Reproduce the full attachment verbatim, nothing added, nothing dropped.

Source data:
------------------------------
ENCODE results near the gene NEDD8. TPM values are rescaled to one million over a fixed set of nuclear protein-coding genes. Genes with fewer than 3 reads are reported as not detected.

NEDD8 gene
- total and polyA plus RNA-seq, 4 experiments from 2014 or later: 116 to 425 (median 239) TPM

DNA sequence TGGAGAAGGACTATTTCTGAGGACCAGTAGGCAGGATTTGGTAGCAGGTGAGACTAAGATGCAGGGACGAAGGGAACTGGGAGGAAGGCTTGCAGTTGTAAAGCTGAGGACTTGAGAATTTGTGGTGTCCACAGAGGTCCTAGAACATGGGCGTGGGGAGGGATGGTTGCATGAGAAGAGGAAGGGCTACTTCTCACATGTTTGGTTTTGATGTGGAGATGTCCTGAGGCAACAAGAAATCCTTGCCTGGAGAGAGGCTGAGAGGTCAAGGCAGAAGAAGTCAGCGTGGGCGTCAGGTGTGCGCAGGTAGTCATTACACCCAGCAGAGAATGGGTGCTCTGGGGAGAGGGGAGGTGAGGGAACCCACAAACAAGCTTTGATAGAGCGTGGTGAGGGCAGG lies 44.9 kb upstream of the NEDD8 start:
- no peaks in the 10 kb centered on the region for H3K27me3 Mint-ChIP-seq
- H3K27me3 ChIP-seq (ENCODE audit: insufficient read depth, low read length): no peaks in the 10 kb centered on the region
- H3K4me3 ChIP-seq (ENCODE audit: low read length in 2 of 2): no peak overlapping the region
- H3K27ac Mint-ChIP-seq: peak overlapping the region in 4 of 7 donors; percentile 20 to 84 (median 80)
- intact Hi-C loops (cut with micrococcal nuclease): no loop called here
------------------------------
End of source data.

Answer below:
ENCODE results near the gene NEDD8. TPM values are rescaled to one million over a fixed set of nuclear protein-coding genes. Genes with fewer than 3 reads are reported as not detected.

NEDD8 gene
- total and polyA plus RNA-seq, 4 experiments from 2014 or later: 116 to 425 (median 239) TPM

DNA sequence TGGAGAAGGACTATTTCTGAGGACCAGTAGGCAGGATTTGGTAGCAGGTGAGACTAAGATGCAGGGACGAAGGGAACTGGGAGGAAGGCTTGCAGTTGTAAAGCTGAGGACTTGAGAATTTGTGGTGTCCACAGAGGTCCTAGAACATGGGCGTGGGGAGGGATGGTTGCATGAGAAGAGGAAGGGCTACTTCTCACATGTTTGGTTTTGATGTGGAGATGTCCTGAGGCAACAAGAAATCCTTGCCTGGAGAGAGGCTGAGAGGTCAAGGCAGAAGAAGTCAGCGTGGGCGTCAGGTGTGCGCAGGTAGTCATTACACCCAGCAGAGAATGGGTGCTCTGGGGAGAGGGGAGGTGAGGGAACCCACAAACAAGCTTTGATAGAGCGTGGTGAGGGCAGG lies 44.9 kb upstream of the NEDD8 start:
- no peaks in the 10 kb centered on the region for H3K27me3 Mint-ChIP-seq
- H3K27me3 ChIP-seq (ENCODE audit: insufficient read depth, low read length): no peaks in the 10 kb centered on the region
- H3K4me3 ChIP-seq (ENCODE audit: low read length in 2 of 2): no peak overlapping the region
- H3K27ac Mint-ChIP-seq: peak overlapping the region in 4 of 7 donors; percentile 20 to 84 (median 80)
- intact Hi-C loops (cut with micrococcal nuclease): no loop called here